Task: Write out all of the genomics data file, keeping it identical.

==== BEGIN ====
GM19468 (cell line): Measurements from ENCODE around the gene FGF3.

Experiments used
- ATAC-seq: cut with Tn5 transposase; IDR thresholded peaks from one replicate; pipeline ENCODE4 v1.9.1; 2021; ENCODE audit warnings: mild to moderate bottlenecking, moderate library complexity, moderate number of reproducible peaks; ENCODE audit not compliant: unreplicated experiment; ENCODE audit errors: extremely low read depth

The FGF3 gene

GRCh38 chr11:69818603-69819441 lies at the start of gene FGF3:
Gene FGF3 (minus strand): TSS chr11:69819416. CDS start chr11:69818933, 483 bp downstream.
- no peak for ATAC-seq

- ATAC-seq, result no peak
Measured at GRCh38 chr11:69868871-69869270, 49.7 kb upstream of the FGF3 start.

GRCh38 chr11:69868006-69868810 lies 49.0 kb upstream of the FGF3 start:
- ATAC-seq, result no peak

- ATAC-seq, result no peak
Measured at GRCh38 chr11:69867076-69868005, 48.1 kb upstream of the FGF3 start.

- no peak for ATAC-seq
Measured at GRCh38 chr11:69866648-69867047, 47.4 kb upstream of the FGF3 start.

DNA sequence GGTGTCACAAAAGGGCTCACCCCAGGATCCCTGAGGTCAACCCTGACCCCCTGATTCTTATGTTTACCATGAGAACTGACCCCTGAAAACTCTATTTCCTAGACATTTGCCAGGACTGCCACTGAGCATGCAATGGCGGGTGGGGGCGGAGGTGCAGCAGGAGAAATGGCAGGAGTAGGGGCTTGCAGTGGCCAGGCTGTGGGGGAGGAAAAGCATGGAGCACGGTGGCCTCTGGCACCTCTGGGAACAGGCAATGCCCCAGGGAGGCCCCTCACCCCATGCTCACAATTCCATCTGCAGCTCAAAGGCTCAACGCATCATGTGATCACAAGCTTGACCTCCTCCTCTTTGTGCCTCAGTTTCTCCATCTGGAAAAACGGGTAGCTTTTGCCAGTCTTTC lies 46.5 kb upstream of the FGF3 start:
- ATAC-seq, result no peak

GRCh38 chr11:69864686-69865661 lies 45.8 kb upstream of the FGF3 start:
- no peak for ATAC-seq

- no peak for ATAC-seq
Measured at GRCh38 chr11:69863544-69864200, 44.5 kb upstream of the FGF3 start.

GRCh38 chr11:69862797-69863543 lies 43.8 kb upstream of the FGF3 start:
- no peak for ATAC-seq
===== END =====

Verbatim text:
GM19468 (cell line): Measurements from ENCODE around the gene FGF3.

Experiments used
- ATAC-seq: cut with Tn5 transposase; IDR thresholded peaks from one replicate; pipeline ENCODE4 v1.9.1; 2021; ENCODE audit warnings: mild to moderate bottlenecking, moderate library complexity, moderate number of reproducible peaks; ENCODE audit not compliant: unreplicated experiment; ENCODE audit errors: extremely low read depth

The FGF3 gene

GRCh38 chr11:69818603-69819441 lies at the start of gene FGF3:
Gene FGF3 (minus strand): TSS chr11:69819416. CDS start chr11:69818933, 483 bp downstream.
- no peak for ATAC-seq

- ATAC-seq, result no peak
Measured at GRCh38 chr11:69868871-69869270, 49.7 kb upstream of the FGF3 start.

GRCh38 chr11:69868006-69868810 lies 49.0 kb upstream of the FGF3 start:
- ATAC-seq, result no peak

- ATAC-seq, result no peak
Measured at GRCh38 chr11:69867076-69868005, 48.1 kb upstream of the FGF3 start.

- no peak for ATAC-seq
Measured at GRCh38 chr11:69866648-69867047, 47.4 kb upstream of the FGF3 start.

DNA sequence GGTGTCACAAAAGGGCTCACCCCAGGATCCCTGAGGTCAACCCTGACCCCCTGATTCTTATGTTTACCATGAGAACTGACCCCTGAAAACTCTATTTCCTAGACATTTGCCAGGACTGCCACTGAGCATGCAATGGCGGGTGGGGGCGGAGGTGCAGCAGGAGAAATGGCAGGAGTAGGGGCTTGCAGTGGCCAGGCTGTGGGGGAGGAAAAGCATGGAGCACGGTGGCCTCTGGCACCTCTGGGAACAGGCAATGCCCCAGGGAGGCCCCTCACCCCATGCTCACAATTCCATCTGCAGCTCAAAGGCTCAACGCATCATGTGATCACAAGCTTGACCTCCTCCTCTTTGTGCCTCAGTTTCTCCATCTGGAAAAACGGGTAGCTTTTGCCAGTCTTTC lies 46.5 kb upstream of the FGF3 start:
- ATAC-seq, result no peak

GRCh38 chr11:69864686-69865661 lies 45.8 kb upstream of the FGF3 start:
- no peak for ATAC-seq

- no peak for ATAC-seq
Measured at GRCh38 chr11:69863544-69864200, 44.5 kb upstream of the FGF3 start.

GRCh38 chr11:69862797-69863543 lies 43.8 kb upstream of the FGF3 start:
- no peak for ATAC-seq